A GROWING CONCERN: Dark nights offer lighting displays time to shine

WE NOW MOVE inevitably toward the holidays, punctuated and known by family gatherings, mirth and merriment.

What a great holiday we just all had — being thankful for our many blessings, which of of course included living here in paradise on the Olympic Peninsula.

Last week, we talked about pruning our evergreens and using these trimmings in a handful of useful and decorative ways ideal for this time of year in holiday season.

Today, I want to talk about trimming your house, yard and landscape with creative, artistic expressions of light and landscape.

Daylight savings time has ended, which living here on the very Northern latitudinal Olympic Peninsula means we are now back on standard time.

It is dark when you awake and dark by the time you arrive home after work, school or an early evening event.

We on the Peninsula do darkness well — extremely well.

That blackness is like an unused canvas, waiting blank for your artistic strokes.

The scientific community contends that the long, dark, dreary nights of winter affect many people’s outlook and mood. But festive lighting improves one’s attitude — so why not bring on the lights?

Lights are associated with many festive venues and bring everyone joy whether they are 2 or 92!

And that is the point: Create, envision, make blue rivers or waterfalls, wrap tree trunks and branches one color then the canopy another color, hang icicles and encase your porch or stairway in dimensional color.

I tell you this today because lights, cords, displays and garland are all available now, but that abundant availability will change very, very soon.

Here is how you do it: First, only use good, heavy duty cords, not frayed, taped old extension cords.

Smaller is definitely better. Use the shortest cords possible because electricity will be drained by resistance over length. The smaller the number, the better.

Extension cords come in a wire gauge, and the smaller the number, the better the cord and the less fire potential and energy use. Gauges of 8, 10, 12 are great. Use at least a 16 gauge for multi-light strand displays.

Buy or use cords with pigtails or at least 3-way outlets at the ends so you can plug in enough light strands to deck the halls and the walls properly. You can buy three-outlet plug-ins and convert your existing cords, too.

Tape down the cords and three-way plug-ins or any junction of extension cords. This is a major source of popped breakers.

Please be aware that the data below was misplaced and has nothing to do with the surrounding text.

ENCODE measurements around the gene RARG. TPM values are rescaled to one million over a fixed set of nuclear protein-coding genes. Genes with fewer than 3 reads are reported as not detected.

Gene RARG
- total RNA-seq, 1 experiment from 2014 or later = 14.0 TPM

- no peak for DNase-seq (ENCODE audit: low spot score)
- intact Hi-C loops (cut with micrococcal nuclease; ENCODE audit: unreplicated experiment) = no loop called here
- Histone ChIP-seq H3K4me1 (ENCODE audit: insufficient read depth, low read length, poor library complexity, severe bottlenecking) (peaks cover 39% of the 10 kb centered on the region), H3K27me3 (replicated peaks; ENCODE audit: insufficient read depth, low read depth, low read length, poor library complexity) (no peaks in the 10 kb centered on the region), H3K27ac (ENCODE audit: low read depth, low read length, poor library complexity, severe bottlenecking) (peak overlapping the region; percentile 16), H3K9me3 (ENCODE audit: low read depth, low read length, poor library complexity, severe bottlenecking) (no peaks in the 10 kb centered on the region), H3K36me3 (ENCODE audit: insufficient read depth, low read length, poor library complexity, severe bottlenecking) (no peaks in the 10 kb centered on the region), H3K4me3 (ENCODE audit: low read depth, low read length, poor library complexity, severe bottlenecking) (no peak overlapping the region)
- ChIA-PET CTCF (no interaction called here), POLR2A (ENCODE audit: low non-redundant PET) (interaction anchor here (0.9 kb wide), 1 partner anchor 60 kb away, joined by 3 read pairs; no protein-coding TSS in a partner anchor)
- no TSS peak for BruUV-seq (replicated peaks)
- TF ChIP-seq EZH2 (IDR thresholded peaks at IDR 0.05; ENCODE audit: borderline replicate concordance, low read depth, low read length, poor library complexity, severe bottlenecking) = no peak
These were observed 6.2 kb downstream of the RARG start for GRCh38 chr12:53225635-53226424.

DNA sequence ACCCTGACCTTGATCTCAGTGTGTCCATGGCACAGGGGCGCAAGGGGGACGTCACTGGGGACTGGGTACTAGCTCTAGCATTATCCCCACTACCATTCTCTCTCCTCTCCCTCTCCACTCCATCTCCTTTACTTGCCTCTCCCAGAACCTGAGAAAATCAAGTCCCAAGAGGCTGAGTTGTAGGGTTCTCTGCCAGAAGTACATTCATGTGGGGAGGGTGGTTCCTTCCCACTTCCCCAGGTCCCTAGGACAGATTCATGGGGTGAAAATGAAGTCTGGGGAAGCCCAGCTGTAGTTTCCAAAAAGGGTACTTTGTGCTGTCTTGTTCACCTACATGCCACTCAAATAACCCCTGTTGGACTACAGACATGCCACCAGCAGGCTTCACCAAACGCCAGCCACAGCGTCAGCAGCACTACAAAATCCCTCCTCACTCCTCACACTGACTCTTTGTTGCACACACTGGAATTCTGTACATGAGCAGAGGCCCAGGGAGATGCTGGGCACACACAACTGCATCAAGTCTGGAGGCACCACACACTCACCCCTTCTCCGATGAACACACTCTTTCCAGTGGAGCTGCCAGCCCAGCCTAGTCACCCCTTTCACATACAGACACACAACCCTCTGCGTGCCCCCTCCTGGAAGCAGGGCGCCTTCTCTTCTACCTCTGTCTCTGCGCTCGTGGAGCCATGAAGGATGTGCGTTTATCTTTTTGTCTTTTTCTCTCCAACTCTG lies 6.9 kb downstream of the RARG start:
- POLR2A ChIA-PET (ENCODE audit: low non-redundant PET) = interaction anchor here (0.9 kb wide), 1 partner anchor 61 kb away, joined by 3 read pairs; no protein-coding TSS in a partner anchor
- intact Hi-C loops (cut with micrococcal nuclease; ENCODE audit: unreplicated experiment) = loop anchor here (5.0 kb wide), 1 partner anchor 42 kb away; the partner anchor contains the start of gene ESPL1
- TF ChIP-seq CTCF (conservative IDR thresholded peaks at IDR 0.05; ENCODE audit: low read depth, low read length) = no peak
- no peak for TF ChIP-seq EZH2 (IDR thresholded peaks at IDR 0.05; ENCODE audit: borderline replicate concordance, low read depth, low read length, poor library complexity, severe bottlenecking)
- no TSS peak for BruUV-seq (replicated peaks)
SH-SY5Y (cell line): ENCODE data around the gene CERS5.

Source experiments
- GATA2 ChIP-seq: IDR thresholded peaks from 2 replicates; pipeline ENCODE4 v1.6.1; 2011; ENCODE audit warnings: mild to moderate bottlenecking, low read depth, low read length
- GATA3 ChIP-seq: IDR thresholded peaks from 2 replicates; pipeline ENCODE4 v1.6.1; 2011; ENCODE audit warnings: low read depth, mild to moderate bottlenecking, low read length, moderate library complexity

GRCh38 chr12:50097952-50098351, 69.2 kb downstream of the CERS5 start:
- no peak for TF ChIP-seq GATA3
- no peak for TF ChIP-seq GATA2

Remember, that today’s LED lights are numerous times more energy efficient, but with whatever type lights you use, be cognizant of how many lights you plug into a circuit or end-to-end on each other.

Separate the power for best results. Plug-in as many different circuits as possible and remember you can buy inexpensive adapters that replace outside lights with a plug-in outlet.

I view almost all outside lights as sources of light pollution, dampening down the bright brilliance of displays, so why not pull out the bulb and put in a plug socket for even more lights?

Finally, get all the lights ready first indoors in the warm, dry comfort of your home. Get them out of the boxes, detangle them, cut off those horrendous labels and check to see if they work. Finally, load them into convenient containers for transport.

Then, when the weather is good — no rain, cold wind or frost — hang them with prepared, unpacked and loaded ease and enjoy the art of the display.

Boy, what a difference! So please, join me and countless others decking the blackness with light displayed in artistic purpose with joy, thrilling all of us here in paradise — the Olympic Peninsula.

And stay well all!


Andrew May is a freelance writer and ornamental horticulturist who dreams of having Clallam and Jefferson counties nationally recognized as “Flower Peninsula USA.” Send him questions c/o Peninsula Daily News, P.O. Box 1330, Port Angeles, WA 98362, or email news@peninsuladailynews.com (subject line: Andrew May).

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